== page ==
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Showing posts from December, 2014


Researcher Paul Zak has spent the last several years searching for the reasons stories "can move us to tears, change our attitudes, opinions and behaviors, and even inspire us—and how stories change our brains, often for the better."
His work reveals that:
1) Stories engage emotions, imagination and information all at once, which is
why we can easily give our full attention to a well-told narrative;
2) The art of a storyteller is in the ability to increase and sustain the tension through the entire tale. When we to relate to the struggles and challenges of the story's main character, we can better understand our own and learn about how someone else got through them.
3) Stories bring brains together. There is an effortless and important empathic connection developed through listening to others' stories and being listened to when we tell our own. Neuroscience shows that this connection is what makes human beings able to collaborate in all the ways that allowed human begins…

Science Provides The Best Argument For Taking An Improv Class: We Are All Creative "Types"

Creative experiences are like Lindt's truffles: rich in variety, supplying a dopamine rush that signals "reward" to the brain- just enough reward to give a sense of satisfaction and trigger interest in going for another. While chocolate will always stand as one of life's greatest pleasures, the right "dose" of creative experience has a stronger -and longer-lasting impact. Plus its calorie-free. And no sugar hangover. And that is because with creative experiences we have to work harder and take on more of a challenge to achieve that burst of dopamine than we do biting into a delicious treat. Some facts about the brain, from neuroscience research about creative experiences published in Science Educator:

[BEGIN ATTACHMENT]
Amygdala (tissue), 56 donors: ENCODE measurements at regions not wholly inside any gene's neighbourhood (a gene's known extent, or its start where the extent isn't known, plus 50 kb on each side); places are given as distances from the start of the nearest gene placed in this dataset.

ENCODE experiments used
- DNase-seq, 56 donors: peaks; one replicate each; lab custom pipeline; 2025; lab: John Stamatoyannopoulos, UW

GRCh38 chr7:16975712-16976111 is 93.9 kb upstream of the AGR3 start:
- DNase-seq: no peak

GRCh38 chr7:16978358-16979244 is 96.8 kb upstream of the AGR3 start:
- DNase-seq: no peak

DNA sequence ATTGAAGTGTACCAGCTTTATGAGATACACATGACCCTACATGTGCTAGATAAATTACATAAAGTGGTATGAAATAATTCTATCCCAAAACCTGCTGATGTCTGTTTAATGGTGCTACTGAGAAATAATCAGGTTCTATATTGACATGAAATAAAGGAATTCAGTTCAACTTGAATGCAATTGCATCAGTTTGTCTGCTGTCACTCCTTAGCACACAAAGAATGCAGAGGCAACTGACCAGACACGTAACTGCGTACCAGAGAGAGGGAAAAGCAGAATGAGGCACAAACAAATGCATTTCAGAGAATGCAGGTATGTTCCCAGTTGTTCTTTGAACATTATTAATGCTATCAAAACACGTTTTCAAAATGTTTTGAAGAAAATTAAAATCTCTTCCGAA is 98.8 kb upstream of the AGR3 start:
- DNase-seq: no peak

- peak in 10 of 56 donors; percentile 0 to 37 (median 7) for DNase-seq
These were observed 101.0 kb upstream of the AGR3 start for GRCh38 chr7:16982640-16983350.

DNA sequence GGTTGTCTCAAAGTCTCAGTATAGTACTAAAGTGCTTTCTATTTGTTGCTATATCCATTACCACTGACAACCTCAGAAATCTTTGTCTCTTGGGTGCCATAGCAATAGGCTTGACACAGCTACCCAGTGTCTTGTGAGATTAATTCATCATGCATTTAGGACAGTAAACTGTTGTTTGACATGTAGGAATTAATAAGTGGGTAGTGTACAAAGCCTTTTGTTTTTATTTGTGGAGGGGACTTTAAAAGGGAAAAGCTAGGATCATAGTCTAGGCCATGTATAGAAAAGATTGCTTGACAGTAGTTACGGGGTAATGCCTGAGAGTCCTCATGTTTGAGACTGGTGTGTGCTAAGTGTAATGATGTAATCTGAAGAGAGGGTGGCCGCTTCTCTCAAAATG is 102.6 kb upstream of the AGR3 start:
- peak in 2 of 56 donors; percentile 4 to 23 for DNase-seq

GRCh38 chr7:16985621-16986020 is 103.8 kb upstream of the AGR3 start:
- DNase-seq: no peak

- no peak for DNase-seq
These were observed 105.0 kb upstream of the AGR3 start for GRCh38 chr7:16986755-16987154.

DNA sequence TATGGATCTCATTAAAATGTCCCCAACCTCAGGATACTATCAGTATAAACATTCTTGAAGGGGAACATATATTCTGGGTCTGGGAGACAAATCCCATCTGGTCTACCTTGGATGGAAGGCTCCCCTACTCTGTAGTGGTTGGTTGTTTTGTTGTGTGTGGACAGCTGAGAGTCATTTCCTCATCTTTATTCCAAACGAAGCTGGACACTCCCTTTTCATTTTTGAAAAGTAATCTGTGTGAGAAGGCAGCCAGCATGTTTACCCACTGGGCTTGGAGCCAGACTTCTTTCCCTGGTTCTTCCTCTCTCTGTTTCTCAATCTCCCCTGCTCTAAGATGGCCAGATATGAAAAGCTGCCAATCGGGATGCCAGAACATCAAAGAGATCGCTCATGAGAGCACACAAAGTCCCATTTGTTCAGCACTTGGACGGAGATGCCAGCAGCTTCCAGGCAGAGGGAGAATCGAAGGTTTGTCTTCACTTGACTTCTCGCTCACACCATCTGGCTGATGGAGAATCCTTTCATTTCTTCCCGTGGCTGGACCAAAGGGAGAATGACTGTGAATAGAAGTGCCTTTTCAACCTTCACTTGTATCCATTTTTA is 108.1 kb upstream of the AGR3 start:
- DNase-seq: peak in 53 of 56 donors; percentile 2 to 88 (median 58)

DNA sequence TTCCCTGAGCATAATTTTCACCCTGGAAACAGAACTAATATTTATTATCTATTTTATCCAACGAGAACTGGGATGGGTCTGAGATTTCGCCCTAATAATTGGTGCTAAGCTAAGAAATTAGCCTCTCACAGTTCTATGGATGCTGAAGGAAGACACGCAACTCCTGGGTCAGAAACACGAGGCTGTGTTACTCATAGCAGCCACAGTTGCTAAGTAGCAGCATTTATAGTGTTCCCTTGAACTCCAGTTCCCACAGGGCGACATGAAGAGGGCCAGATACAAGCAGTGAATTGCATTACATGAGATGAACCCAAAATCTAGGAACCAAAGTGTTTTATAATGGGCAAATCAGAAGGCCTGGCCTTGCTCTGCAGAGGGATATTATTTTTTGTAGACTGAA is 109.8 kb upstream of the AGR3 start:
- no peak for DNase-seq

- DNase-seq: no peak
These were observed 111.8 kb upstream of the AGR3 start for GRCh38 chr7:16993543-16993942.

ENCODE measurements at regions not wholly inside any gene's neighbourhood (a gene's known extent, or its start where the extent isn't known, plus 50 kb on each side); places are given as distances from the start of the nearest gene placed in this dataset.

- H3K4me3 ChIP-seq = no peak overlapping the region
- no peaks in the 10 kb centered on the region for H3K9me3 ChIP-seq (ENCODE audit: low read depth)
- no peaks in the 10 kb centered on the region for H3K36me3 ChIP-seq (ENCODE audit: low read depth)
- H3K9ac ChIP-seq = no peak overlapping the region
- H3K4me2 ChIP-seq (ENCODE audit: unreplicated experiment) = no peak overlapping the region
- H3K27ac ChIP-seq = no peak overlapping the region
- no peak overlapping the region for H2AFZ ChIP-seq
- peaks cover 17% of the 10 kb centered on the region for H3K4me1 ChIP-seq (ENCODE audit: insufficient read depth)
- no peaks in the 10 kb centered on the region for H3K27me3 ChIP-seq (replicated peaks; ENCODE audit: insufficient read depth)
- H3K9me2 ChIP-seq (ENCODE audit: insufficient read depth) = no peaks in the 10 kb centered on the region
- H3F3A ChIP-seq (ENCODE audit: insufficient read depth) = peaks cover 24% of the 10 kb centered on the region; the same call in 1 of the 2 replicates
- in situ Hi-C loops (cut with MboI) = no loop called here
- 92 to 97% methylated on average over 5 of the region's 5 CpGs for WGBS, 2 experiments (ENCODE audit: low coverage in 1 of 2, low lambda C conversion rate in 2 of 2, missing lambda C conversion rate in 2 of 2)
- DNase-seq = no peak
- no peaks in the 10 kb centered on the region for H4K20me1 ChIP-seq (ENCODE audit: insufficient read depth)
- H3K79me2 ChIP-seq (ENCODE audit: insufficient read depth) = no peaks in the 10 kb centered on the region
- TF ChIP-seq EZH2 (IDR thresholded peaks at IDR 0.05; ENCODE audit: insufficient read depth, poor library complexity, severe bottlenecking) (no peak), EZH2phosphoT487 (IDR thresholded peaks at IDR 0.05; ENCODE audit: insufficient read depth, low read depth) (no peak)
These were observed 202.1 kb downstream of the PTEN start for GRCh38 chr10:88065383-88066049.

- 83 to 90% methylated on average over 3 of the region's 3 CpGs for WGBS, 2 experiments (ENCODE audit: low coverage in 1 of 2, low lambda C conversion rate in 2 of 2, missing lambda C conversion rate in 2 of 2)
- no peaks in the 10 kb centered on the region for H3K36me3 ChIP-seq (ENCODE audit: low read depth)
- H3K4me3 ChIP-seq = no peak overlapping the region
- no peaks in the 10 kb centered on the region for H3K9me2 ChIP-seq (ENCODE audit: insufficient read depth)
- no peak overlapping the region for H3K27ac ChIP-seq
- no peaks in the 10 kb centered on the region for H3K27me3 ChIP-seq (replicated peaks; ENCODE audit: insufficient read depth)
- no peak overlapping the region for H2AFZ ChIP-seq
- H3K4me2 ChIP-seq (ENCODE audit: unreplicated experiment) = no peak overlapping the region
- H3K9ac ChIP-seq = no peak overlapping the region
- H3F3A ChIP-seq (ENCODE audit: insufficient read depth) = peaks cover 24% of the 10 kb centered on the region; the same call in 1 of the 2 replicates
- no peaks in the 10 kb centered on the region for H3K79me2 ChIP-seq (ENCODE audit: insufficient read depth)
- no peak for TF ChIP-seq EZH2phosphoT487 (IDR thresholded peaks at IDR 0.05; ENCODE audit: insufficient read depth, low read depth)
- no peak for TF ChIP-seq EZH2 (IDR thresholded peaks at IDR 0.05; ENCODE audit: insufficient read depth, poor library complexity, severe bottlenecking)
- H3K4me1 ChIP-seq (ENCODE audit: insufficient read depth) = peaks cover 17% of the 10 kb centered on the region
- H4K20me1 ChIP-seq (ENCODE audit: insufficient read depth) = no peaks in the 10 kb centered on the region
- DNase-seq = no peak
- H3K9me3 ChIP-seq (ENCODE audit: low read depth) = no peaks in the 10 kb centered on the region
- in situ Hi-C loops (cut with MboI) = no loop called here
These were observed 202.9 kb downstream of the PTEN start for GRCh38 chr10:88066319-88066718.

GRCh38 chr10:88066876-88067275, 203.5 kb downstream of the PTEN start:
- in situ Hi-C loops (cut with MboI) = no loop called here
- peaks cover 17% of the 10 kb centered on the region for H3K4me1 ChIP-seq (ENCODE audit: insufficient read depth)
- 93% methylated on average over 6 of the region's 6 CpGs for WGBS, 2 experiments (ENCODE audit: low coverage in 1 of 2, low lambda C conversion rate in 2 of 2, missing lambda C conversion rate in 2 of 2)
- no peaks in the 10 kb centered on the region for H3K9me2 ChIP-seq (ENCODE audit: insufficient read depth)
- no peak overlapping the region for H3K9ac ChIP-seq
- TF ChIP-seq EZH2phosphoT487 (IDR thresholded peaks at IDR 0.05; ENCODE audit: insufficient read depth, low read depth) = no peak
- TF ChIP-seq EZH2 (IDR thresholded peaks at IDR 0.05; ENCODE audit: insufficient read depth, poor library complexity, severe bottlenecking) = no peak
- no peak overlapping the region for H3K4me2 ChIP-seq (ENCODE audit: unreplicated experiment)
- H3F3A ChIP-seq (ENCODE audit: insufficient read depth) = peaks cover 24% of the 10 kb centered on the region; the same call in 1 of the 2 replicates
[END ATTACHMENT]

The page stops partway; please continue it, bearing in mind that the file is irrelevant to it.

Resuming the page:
Because of its underlying adaptation for learning, it grows and reshapes itself in response to challenge, or withers through lack of use;It prefers to search and discover patterns for itself through active learning;Its capacities increase in direct relationshi…

The Improviser's Mind Set - imaginative thinking for solving unimaginable problems

"If the future is uncertain, best learn how to improvise. Find out how by looking at how actors and jazz musicians do it." Mary Crossan, Organizational Dynamics

   The scene is an improvisation training intensive with Gary Austin, founder and original director of the Groundlings improvisation group in LA. Just being around him fills me with an uncomfortable combination of awe and anxiety, but at the moment anxiety is winning as I recognize his intensity matches his brilliance. My emotions are focused on one thing: getting through a scene without embarrassing myself, nothing more. I approach my scene partner, whose only instruction from Mr. Austin is to sit at a table. My instruction is to open the scene with a single line that informs my partner who we are to one another.  I walk towards my partner holding an imaginary note pad and ask "Are you ready to order or do you need a little more time?" 
"I'm ready to order," he responds, "but what I'd …